Victorian businesses have told the Victorian Chamber of Commerce and Industry that the reduction in Sunday and public holiday penalty rates will improve customer experience in shops, cafes, pharmacies and hotels, while making more hours available for more workers.
Since the decision from the full bench of the Fair Work Commission, affected businesses have claimed the benefits of reduced penalty rates will be positively felt by all customers and workers will also be able to get more shifts at work.
Victorian Chamber of Commerce and Industry Chief Executive Mark Stone AM said the new rates would allow some businesses to now open on Sundays, when previously it was more cost-effective to stay closed.
“Some of our members are reporting that they will now be able to open or stay open longer and put on more staff on weekends and public holidays,” he said.
“This presents new opportunities, particularly for young people who often get their first job in retail and hospitality.”
The latest data from the Australian Bureau of Statistics showed almost 19,000 people decided to stop looking for work in Victoria in January, and more than 14 per cent of people aged between 15 and 24 looking for work wouldn’t find it.
“With unemployment rates for young people in parts of regional Victoria often above 20 per cent, the new penalty rates will improve job prospects and opportunities in areas that desperately need it,” said Mr Stone.
“We are calling for the Federal Parliament to respect the decision of the Commission and stand by the independent decision based on expert evidence and many weeks of hearings.”
A selection of Victorian businesses shared with the Victorian Chamber how the new penalty rates would improve job opportunities:
“We had scaled back all weekend work to the absolute minimum. Minimum hours and minimum staff, with the changes to penalty rates we will be able to un-skeleton our staff and take on more people and open for longer. By increasing opening hours we estimate we will generate an extra 20 hours of employment a week in our one store.” – BK’s Takeaway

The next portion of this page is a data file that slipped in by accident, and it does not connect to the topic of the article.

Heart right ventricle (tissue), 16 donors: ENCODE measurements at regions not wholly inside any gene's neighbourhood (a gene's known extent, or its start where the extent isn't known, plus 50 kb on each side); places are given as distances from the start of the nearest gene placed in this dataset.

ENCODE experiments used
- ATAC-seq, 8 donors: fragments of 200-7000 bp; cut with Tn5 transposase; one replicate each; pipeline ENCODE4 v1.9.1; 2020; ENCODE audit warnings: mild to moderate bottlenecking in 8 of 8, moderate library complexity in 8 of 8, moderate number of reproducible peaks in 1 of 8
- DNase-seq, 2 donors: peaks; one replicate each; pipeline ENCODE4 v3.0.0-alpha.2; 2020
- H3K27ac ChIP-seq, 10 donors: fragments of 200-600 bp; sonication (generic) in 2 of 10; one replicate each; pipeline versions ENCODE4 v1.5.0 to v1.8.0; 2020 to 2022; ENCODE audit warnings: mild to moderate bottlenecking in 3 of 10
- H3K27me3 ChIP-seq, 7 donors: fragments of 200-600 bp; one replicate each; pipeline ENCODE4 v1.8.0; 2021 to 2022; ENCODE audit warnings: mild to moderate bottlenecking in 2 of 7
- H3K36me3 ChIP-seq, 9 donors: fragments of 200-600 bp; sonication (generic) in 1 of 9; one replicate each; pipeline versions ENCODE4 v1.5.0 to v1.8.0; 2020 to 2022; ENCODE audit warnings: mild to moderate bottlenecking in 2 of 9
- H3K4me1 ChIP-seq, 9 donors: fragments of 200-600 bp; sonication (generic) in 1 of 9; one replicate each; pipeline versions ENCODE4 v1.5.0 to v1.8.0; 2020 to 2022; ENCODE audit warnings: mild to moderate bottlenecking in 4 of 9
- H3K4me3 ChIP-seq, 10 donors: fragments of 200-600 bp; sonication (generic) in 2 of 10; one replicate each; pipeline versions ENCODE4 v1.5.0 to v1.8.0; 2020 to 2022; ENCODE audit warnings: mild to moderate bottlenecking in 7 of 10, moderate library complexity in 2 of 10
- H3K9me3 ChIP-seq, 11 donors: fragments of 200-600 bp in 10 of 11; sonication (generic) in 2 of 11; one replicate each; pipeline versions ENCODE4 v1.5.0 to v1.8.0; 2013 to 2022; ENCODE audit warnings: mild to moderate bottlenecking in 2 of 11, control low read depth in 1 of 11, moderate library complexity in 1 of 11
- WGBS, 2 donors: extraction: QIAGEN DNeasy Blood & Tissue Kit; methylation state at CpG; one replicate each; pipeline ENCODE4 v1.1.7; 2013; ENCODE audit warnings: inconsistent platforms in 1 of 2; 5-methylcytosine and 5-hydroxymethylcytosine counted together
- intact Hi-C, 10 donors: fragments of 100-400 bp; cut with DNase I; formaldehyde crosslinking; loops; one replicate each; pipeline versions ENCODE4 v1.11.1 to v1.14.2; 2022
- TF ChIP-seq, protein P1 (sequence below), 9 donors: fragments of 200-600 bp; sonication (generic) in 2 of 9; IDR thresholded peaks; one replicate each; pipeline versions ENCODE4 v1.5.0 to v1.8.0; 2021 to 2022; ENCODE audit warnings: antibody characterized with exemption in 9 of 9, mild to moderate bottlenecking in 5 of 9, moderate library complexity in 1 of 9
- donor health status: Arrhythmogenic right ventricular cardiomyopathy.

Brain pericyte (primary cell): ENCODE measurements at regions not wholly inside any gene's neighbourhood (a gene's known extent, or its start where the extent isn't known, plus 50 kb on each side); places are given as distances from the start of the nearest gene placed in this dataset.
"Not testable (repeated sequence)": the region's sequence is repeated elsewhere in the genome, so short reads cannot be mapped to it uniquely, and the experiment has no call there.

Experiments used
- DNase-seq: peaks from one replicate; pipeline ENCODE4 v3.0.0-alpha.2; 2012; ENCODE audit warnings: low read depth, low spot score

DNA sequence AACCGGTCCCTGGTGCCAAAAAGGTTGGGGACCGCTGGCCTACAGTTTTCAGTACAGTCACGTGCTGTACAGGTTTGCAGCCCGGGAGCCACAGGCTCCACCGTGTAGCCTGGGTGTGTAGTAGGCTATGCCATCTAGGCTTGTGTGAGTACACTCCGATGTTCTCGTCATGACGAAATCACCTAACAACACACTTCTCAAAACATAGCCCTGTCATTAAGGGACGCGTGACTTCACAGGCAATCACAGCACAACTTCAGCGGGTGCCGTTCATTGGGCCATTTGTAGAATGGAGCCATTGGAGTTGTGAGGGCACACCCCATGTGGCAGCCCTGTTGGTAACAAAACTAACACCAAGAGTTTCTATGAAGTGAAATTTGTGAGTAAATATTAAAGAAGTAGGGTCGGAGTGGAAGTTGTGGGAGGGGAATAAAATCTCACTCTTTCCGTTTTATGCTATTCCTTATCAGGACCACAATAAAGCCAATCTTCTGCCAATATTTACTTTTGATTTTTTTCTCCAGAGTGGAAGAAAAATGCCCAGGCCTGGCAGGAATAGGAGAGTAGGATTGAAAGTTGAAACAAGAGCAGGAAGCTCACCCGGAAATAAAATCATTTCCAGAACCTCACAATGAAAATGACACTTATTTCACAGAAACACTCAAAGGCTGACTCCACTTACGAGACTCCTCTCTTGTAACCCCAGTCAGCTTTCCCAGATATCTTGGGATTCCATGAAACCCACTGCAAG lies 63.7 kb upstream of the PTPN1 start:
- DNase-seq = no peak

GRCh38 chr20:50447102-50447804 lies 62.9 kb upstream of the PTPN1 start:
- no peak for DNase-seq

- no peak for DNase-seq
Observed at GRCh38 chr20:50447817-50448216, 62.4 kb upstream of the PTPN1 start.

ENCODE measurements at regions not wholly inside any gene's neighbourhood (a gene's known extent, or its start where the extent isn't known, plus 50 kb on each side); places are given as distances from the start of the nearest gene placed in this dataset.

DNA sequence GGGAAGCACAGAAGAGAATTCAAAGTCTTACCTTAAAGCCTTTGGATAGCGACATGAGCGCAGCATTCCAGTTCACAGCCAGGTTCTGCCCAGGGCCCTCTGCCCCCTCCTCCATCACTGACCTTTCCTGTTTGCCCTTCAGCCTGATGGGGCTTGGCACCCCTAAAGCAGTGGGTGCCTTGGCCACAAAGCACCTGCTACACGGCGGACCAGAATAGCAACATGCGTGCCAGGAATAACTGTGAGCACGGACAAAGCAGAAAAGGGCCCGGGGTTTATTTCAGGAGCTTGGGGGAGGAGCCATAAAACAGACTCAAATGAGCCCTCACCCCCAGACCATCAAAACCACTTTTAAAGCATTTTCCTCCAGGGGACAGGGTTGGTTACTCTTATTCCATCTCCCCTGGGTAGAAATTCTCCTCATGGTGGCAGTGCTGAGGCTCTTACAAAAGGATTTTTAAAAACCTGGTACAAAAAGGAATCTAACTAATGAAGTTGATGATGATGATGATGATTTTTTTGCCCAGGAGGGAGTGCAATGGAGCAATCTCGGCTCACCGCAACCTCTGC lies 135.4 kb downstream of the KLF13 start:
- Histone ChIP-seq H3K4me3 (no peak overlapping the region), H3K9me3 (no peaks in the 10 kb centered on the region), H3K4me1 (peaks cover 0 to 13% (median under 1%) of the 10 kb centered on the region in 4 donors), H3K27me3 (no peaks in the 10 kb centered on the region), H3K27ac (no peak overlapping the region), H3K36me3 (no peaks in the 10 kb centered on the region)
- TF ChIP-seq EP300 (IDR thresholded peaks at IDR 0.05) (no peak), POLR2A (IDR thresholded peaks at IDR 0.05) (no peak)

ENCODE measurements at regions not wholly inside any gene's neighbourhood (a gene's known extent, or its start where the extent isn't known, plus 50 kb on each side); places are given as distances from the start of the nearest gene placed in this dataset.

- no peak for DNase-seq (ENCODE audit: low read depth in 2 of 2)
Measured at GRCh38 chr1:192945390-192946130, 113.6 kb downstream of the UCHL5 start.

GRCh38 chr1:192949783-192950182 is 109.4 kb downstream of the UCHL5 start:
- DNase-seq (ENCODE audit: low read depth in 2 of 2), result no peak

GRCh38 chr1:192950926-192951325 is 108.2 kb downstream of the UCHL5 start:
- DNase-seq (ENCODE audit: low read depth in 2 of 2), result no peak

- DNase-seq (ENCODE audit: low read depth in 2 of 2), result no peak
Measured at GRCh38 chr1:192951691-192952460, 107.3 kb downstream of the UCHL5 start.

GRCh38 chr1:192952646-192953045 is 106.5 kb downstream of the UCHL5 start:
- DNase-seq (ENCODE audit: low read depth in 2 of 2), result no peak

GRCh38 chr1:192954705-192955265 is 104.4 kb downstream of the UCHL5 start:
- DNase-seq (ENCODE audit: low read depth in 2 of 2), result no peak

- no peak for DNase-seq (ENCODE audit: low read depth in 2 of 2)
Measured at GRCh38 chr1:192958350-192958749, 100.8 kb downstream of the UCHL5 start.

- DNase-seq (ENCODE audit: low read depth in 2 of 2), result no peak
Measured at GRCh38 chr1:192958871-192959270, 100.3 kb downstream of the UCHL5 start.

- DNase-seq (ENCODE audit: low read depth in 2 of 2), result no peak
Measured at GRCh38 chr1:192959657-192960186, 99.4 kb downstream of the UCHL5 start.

“This change means we will be employing more staff on weekends and after hours, everyone will benefit.” – Southeby’s Australia
“We want to employ someone on a weekend but the penalty rates have been a consideration that meant you cut hours rather than give them. It means more work from a business perspective, it means my workers will have more work available to them.” – Alpine Community Plantation
The Victorian Chamber’s State Budget Submission includes recommendations to support employers to increase their workforces:
- Reduce payroll tax liabilities for businesses, by increasing the payroll tax threshold to $850,000 by 1 July 2018.
- Provide a meaningful financial incentive for businesses to take on apprentices. For example, give employers a 10 per cent payroll tax reduction if they commit to getting at least five per cent of their workforce in apprenticeships or traineeships within five years.
- Reduce red tape, such as excessive record keeping requirements and delays in planning approvals which prevent companies from growing their business.